My Soul Needed To See That
Yesterday, an image came up on my Facebook newsfeed that stopped me in my tracks.
This amazing painting was done by Jerusalem-based artist Miriam Leibowitz.
My soul needed to see that.
My soul has needed to see that for a long time.
Years ago, decades ago, when I first started taking Judaism seriously, I wanted to fill my home with Jewish things – ritual items, books, art.
And that’s when I noticed the problem.
Jewish art was almost exclusively about Jewish men.
So I started a small art collection which I thought of as Jewish women doing Jewish things. The prevailing image of Jewish women depicted in Jewish art is, not surprisingly, Shabbat candle lighting. My mother hand crafted the only one that hangs in my home.
Over the years, I managed to find a few pieces that showed a broader range of images of Jewish women doing Jewish things, including a woman and two children making havdalah, the ceremony marking the end of Shabbat.
When we moved from our private house in America to a much smaller apartment in Israel, I was only able to take a few pieces with me, so I brought my favorites.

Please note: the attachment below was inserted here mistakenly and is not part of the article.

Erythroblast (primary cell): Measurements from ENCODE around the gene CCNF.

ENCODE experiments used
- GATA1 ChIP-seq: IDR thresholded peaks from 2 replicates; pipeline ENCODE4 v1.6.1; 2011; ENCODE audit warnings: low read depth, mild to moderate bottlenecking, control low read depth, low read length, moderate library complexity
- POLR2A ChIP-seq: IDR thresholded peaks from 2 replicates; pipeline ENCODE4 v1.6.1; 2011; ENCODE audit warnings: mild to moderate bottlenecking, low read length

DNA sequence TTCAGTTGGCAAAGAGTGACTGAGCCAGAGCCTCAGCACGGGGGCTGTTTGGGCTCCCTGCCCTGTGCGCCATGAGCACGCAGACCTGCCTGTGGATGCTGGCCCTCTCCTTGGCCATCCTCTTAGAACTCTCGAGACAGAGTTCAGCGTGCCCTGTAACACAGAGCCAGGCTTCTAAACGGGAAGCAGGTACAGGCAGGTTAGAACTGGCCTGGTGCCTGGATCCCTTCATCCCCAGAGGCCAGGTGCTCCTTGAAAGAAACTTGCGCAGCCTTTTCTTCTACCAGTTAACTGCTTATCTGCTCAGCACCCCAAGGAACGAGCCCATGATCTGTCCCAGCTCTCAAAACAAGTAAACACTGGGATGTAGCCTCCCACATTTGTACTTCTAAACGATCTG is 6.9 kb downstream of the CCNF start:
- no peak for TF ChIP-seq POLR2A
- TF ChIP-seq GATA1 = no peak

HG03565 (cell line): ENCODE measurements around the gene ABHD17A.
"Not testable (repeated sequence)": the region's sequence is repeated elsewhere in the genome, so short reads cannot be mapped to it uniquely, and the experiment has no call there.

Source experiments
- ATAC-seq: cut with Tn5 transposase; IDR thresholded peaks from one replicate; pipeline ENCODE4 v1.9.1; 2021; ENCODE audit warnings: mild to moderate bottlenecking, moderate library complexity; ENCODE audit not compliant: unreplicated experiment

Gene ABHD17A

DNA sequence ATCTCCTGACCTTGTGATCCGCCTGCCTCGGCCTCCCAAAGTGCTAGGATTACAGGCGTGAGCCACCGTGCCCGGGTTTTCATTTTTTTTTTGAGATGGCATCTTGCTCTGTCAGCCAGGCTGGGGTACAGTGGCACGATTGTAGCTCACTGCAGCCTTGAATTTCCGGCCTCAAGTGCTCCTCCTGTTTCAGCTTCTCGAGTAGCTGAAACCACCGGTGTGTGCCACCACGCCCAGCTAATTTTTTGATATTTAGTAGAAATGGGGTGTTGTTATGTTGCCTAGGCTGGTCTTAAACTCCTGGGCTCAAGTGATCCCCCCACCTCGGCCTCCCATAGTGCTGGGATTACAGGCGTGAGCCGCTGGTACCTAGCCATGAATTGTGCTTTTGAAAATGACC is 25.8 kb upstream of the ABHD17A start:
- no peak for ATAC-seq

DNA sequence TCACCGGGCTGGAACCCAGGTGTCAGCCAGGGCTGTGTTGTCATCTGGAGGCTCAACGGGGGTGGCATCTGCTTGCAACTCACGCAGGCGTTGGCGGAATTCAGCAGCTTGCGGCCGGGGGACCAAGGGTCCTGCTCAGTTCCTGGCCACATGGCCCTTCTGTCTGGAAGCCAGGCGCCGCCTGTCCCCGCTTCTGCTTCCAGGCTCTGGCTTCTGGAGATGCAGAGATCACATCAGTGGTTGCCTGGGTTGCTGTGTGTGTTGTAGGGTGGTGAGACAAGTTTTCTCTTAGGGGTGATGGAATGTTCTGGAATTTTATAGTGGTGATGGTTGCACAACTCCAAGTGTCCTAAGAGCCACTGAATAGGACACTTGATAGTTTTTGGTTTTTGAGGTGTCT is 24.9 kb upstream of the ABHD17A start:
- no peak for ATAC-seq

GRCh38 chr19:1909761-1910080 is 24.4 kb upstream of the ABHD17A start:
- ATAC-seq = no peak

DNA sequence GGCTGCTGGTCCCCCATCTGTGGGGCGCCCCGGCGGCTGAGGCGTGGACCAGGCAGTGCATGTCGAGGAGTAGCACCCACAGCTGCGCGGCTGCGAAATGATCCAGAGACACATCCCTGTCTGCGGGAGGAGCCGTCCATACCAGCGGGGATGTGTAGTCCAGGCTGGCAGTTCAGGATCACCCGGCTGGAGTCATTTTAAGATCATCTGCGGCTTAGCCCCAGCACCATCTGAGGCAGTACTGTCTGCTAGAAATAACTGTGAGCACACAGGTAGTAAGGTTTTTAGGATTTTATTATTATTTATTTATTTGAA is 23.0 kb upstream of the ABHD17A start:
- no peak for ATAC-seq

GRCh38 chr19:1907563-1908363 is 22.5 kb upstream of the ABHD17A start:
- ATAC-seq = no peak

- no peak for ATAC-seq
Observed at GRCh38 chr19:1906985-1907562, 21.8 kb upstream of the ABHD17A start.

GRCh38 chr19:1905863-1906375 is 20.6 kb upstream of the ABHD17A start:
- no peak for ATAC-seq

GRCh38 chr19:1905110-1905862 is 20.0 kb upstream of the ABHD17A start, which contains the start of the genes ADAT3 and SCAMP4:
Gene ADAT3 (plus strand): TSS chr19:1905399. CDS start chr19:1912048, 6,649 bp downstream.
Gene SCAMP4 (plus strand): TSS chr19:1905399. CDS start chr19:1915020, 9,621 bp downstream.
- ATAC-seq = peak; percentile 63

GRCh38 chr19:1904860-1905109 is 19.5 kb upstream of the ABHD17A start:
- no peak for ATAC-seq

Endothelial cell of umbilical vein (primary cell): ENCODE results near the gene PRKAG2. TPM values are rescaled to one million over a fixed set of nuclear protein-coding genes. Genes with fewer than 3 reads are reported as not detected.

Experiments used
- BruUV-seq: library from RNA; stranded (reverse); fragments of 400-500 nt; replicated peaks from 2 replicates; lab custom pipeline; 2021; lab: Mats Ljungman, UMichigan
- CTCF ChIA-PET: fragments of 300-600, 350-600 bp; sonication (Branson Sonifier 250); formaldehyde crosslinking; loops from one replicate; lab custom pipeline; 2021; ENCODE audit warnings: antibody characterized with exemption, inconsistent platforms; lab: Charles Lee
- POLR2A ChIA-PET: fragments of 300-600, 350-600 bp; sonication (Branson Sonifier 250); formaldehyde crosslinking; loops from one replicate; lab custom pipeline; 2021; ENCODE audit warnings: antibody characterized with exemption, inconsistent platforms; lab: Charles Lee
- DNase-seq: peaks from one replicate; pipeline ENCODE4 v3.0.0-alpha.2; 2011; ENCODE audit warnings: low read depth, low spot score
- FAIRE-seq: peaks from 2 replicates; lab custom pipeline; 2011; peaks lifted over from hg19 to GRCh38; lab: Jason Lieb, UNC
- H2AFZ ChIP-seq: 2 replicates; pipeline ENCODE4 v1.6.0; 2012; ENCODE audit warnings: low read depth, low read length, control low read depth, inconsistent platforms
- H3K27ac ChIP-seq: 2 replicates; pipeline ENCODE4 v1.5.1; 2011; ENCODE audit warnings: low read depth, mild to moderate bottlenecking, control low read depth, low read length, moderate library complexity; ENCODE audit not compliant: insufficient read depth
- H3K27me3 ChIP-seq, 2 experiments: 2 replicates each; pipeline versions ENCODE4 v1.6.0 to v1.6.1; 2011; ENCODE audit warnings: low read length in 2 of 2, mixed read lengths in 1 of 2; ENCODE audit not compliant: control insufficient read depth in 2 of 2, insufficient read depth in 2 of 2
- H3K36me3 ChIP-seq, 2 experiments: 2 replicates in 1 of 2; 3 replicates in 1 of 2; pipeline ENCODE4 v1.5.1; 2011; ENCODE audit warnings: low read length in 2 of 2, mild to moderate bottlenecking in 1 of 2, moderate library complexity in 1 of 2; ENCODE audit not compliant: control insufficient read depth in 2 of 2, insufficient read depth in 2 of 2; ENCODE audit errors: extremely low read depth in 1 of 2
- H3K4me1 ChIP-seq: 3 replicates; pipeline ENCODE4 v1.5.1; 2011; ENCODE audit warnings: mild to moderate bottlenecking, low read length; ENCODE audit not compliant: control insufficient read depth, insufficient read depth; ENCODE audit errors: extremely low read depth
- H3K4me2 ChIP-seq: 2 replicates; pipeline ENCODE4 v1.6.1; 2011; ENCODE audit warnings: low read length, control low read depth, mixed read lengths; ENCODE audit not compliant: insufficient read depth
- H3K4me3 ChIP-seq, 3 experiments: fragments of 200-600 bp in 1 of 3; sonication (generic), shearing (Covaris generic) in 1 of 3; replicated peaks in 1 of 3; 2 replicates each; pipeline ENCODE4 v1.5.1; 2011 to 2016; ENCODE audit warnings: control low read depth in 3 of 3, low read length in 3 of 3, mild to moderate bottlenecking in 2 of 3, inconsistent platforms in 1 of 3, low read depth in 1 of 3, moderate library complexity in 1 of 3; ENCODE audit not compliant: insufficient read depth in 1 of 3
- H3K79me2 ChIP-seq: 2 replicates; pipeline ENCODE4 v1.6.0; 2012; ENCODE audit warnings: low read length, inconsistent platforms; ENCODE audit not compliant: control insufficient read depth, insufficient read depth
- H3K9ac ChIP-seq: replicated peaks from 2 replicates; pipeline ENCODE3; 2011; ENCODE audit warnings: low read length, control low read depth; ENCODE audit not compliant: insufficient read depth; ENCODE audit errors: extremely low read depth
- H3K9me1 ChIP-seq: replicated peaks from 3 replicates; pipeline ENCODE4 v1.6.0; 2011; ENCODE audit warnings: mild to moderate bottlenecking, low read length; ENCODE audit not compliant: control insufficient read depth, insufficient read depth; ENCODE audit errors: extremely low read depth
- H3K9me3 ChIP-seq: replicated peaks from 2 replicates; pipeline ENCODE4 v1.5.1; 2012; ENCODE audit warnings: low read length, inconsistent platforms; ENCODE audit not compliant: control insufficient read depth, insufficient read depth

This piece, by Chassidic artist Michoel Muchnik is called Challah Ladies and depicts two Old World women making challah. Though I can't see their faces, I can get a sense of how industrious they are, working together, fulfilling the mitzvah of challah.
This is an image on a tambourine, designed by Judaica artist Betsy Platkin Teutsch. It depicts women in a Beit Midrash (Jewish study hall), partipating in a learning circle. Some of the women are wearing kippot, some are wearing pants and some are wearing dresses. One woman has grey hair, one looks like a young girl, one woman is holding an infant. On the bottom, Teutsch quotes a well-known Talmudic phrase that supports the idea that we don't all have to think alike or speak the same to be absorbed in holiness.
Elie Benzaquen is the artist who created my favorite image of all. Somehow, he captured a Jewish woman alone at prayer with such intimacy that it takes my breath away. When I look at it, I hope with all my soul that this, please God, someday, will be me - old, wise and in private communition with my Creator.
In a time when, in certain Jewish circles, images of women are being removed from the public sphere, these images feed my soul.
Rosh Hashana is coming soon. Jewish women, be inspired by Miriam Leibowitz's work! Go pick up a shofar... and blow through it the very breath that God continuously gives you.
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Male and female He created them, and He blessed them (Genesis 5:2)
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